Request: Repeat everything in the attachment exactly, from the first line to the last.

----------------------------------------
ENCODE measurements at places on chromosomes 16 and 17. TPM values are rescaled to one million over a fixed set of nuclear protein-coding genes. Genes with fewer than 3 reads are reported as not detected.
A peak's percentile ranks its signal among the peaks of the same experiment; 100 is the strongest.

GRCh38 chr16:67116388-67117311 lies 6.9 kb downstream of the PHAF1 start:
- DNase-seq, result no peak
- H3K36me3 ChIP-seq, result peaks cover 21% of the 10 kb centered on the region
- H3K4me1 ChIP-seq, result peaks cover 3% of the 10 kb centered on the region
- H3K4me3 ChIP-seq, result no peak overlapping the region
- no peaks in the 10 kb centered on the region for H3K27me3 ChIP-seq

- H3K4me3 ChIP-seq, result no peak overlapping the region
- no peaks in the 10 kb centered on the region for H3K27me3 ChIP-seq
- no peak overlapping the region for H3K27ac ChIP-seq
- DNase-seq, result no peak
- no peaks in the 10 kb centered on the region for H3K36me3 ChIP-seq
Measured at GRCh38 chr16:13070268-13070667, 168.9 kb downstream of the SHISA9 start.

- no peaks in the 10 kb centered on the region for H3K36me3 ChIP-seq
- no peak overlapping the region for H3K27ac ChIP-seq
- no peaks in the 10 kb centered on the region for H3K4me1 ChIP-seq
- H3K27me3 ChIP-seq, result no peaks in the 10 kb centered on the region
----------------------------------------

ENCODE measurements at places on chromosomes 16 and 17. TPM values are rescaled to one million over a fixed set of nuclear protein-coding genes. Genes with fewer than 3 reads are reported as not detected.
A peak's percentile ranks its signal among the peaks of the same experiment; 100 is the strongest.

GRCh38 chr16:67116388-67117311 lies 6.9 kb downstream of the PHAF1 start:
- DNase-seq, result no peak
- H3K36me3 ChIP-seq, result peaks cover 21% of the 10 kb centered on the region
- H3K4me1 ChIP-seq, result peaks cover 3% of the 10 kb centered on the region
- H3K4me3 ChIP-seq, result no peak overlapping the region
- no peaks in the 10 kb centered on the region for H3K27me3 ChIP-seq

- H3K4me3 ChIP-seq, result no peak overlapping the region
- no peaks in the 10 kb centered on the region for H3K27me3 ChIP-seq
- no peak overlapping the region for H3K27ac ChIP-seq
- DNase-seq, result no peak
- no peaks in the 10 kb centered on the region for H3K36me3 ChIP-seq
Measured at GRCh38 chr16:13070268-13070667, 168.9 kb downstream of the SHISA9 start.

- no peaks in the 10 kb centered on the region for H3K36me3 ChIP-seq
- no peak overlapping the region for H3K27ac ChIP-seq
- no peaks in the 10 kb centered on the region for H3K4me1 ChIP-seq
- H3K27me3 ChIP-seq, result no peaks in the 10 kb centered on the region